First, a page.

However, we find that the Supreme Court’s actions in Miller and the
procedural posture of Miller itself satisfy Simpson’s burden to make a prima
facie showing that his petition rests on a new rule of law made retroactive by
the Supreme Court on collateral review. Miller involved two companion cases;
Miller v. Alabama, which was on direct appeal of conviction and sentence,
Miller, 132 S. Ct. at 2462-63, and Jackson v. Hobbs, which involved a petition
for habeas corpus in the Arkansas state court, brought after the conviction had
been affirmed on direct appeal, id. at 2461-62. The Supreme Court specifically
held that the new rule it announced applied not only to the defendant on direct
appeal in Miller, but also to the defendant in Jackson on collateral review. See
id. at 2463, 2475; State v. Ragland, 836 N.W.2d 107, 116 (Iowa 2013). The
Court considered both cases together, applied its reasoning and holding to both
cases, and specifically held that the defendant in Jackson should be given an
individualized sentencing hearing. See Miller, 132 S. Ct. at 2468-69; see also
Jackson v. Norris, 2013 Ark. 175, at *1-2 (2013) (remanding for resentencing
in accordance with Miller). “There would have been no reason for the Court to
direct such an outcome if it did not view the Miller rule as applying
retroactively to cases on collateral review.” Ragland, 836 N.W.2d at 116.
Further, in Teague v. Lane, the Supreme Court stated that “once a new rule is
There is disagreement among federal and state courts about whether Miller has been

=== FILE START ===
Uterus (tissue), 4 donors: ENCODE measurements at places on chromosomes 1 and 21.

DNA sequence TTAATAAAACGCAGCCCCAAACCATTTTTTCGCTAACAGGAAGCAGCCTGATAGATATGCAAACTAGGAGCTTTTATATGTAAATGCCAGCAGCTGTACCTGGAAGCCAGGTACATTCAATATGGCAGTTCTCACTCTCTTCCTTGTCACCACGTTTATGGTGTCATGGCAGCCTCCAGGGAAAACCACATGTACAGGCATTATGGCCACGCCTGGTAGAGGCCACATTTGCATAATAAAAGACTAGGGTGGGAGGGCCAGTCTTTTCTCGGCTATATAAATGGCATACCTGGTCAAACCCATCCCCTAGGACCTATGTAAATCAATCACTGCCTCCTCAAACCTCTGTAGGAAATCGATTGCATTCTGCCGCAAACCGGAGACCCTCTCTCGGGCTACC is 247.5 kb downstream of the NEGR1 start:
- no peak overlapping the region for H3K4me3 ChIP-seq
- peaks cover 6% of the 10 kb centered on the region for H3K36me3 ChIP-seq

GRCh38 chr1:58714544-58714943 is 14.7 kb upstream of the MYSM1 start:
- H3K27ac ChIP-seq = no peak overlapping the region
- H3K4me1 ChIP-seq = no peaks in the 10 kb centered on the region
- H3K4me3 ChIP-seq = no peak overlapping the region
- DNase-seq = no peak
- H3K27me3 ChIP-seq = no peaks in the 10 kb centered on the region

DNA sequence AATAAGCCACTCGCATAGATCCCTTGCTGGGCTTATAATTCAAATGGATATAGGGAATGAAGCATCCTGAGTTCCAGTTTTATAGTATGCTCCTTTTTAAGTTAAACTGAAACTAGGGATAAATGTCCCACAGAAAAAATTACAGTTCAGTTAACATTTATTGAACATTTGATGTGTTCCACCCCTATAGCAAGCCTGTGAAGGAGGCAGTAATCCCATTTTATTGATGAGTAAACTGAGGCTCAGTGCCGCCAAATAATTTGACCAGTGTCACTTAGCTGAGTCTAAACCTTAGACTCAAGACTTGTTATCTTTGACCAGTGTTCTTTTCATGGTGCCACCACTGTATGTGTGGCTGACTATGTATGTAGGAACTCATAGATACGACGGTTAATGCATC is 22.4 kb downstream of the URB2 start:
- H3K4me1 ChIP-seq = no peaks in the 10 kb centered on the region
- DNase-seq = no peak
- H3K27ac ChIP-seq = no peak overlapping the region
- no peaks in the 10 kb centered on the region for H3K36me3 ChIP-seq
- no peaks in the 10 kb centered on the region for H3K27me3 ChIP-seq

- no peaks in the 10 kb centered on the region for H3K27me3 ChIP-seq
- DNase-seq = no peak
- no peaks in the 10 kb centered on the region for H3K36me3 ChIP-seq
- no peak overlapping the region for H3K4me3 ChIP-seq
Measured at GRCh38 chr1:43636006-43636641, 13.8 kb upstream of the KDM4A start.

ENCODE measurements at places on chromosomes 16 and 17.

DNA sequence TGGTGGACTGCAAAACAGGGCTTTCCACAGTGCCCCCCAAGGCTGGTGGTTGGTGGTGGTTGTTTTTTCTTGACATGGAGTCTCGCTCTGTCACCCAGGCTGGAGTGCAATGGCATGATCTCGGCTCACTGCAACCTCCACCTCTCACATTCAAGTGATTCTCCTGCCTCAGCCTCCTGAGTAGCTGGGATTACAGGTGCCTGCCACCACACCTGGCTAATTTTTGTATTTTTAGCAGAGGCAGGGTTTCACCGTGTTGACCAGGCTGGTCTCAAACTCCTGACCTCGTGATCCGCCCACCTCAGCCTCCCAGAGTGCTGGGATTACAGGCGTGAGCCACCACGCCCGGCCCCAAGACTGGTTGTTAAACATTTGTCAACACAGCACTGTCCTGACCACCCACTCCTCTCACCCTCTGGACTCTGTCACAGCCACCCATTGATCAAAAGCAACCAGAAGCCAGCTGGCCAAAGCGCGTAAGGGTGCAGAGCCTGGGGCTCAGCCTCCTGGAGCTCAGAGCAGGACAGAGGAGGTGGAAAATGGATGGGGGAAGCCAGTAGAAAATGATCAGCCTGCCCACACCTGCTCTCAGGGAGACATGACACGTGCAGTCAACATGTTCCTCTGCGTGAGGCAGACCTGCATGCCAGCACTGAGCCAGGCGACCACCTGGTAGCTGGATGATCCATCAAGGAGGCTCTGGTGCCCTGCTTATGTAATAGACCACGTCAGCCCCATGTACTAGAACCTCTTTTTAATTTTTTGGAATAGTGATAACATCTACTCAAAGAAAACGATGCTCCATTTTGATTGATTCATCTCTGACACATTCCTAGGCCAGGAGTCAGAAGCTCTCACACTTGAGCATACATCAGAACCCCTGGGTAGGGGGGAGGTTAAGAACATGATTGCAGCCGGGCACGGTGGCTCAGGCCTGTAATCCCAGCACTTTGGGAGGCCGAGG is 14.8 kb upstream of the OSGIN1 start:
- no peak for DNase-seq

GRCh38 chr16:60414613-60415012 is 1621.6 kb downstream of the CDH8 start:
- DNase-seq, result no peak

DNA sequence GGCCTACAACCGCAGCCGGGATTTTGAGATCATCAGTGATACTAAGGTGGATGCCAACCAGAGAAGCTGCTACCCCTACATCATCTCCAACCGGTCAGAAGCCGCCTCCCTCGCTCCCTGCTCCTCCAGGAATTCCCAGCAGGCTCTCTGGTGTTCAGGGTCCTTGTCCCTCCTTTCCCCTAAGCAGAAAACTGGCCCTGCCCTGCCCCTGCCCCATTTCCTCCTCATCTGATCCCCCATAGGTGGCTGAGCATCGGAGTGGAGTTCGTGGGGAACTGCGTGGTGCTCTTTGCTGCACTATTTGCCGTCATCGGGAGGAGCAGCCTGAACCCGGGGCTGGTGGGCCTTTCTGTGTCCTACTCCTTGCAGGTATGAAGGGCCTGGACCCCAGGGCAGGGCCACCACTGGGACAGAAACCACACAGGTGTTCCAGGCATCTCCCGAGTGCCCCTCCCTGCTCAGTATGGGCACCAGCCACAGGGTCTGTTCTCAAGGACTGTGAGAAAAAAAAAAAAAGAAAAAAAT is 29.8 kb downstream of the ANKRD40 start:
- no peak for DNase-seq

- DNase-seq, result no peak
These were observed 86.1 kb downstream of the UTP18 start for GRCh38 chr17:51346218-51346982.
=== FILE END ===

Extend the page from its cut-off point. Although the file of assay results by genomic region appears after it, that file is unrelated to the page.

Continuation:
made retroactive to cases on collateral review. Compare Johnson v. United States, 720 F.3d
720, 721 (8th Cir. 2013) (granting a motion for leave to file a successive § 2255 petition based
on Miller), State v. Ragland, 836 N.W.2d 107, 116 (Iowa 2013) (holding that Miller is
retroactive), Jones v. Mississippi, 122 So. 3d 698, 703 (Miss. 2013) (same), and State v.
Simmons, 2011-1810 (La. 10/12/12), 99 So. 3d 28 (applying Miller retroactively), with In re
Morgan, 713 F.3d 1365, 1368 (11th Cir. 2013) (holding that Miller is not retroactive), and
Craig v. Cain, No. 12-30035, 2013 WL 69128, at *2 (5th Cir. Jan. 4, 2013) (same)
Date Filed: 02/07/2014
applied to the defendant in the case announcing the rule, evenhanded justice
requires that it be applied retroactively to all who are similarly situated.” 489
U.S. 288, 300 (1989). This principle further supports the proposition that the
Court’s own application of the Miller rule to a case on collateral review
indicates that the Court considered the rule to be retroactive.
Given the Supreme Court’s action in Miller, we conclude that Simpson
has made a prima facie showing that his successive petition is based on “a new
rule of constitutional law, made retroactive to cases on collateral review by the
Supreme Court that was previously unavailable.” § 2255(h)(2). This grant is,
however, “‘tentative in the following sense: the district court must dismiss the
motion that we have allowed the applicant to file, without reaching the merits
of the motion, if the court finds that the movant has not satisfied the
requirements for the filing of such a motion.’ The district court then is the
second ‘gate’ through which the petitioner must pass before the merits of his
or her motion are heard.” Reyes-Requena, 243 F.3d at 899 (quoting Bennett,
119 F.3d at 470); see also In re Morris, 328 F.3d 739, 741 (5th Cir. 2003).
We accordingly GRANT Simpson’s motion for authorization to file a
successive § 2255 motion in the district court.